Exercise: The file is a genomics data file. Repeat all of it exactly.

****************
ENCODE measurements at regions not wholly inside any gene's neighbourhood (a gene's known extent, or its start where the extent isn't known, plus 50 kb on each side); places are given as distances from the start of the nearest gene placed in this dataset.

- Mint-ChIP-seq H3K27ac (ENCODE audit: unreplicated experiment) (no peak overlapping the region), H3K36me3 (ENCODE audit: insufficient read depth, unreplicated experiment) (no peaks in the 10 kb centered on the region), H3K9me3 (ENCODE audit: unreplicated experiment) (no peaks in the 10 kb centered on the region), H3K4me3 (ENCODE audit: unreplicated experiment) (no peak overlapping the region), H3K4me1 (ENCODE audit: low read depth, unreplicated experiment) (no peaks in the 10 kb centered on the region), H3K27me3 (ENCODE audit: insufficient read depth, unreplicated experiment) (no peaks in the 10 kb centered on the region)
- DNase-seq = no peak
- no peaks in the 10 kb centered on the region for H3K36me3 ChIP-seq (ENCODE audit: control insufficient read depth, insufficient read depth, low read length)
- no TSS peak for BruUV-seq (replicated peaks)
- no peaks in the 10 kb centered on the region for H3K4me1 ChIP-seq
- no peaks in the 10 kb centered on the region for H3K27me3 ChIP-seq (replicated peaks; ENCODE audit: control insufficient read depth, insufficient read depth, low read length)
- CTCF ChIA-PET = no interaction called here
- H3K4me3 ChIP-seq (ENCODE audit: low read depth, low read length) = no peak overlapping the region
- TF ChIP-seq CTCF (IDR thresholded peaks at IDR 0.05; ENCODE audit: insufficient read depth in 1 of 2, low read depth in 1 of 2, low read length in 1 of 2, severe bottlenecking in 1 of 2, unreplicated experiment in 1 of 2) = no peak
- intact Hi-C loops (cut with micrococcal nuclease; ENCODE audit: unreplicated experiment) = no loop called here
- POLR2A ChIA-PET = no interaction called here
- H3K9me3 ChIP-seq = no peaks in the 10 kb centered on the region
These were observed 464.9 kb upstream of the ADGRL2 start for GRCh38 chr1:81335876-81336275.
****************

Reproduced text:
ENCODE measurements at regions not wholly inside any gene's neighbourhood (a gene's known extent, or its start where the extent isn't known, plus 50 kb on each side); places are given as distances from the start of the nearest gene placed in this dataset.

- Mint-ChIP-seq H3K27ac (ENCODE audit: unreplicated experiment) (no peak overlapping the region), H3K36me3 (ENCODE audit: insufficient read depth, unreplicated experiment) (no peaks in the 10 kb centered on the region), H3K9me3 (ENCODE audit: unreplicated experiment) (no peaks in the 10 kb centered on the region), H3K4me3 (ENCODE audit: unreplicated experiment) (no peak overlapping the region), H3K4me1 (ENCODE audit: low read depth, unreplicated experiment) (no peaks in the 10 kb centered on the region), H3K27me3 (ENCODE audit: insufficient read depth, unreplicated experiment) (no peaks in the 10 kb centered on the region)
- DNase-seq = no peak
- no peaks in the 10 kb centered on the region for H3K36me3 ChIP-seq (ENCODE audit: control insufficient read depth, insufficient read depth, low read length)
- no TSS peak for BruUV-seq (replicated peaks)
- no peaks in the 10 kb centered on the region for H3K4me1 ChIP-seq
- no peaks in the 10 kb centered on the region for H3K27me3 ChIP-seq (replicated peaks; ENCODE audit: control insufficient read depth, insufficient read depth, low read length)
- CTCF ChIA-PET = no interaction called here
- H3K4me3 ChIP-seq (ENCODE audit: low read depth, low read length) = no peak overlapping the region
- TF ChIP-seq CTCF (IDR thresholded peaks at IDR 0.05; ENCODE audit: insufficient read depth in 1 of 2, low read depth in 1 of 2, low read length in 1 of 2, severe bottlenecking in 1 of 2, unreplicated experiment in 1 of 2) = no peak
- intact Hi-C loops (cut with micrococcal nuclease; ENCODE audit: unreplicated experiment) = no loop called here
- POLR2A ChIA-PET = no interaction called here
- H3K9me3 ChIP-seq = no peaks in the 10 kb centered on the region
These were observed 464.9 kb upstream of the ADGRL2 start for GRCh38 chr1:81335876-81336275.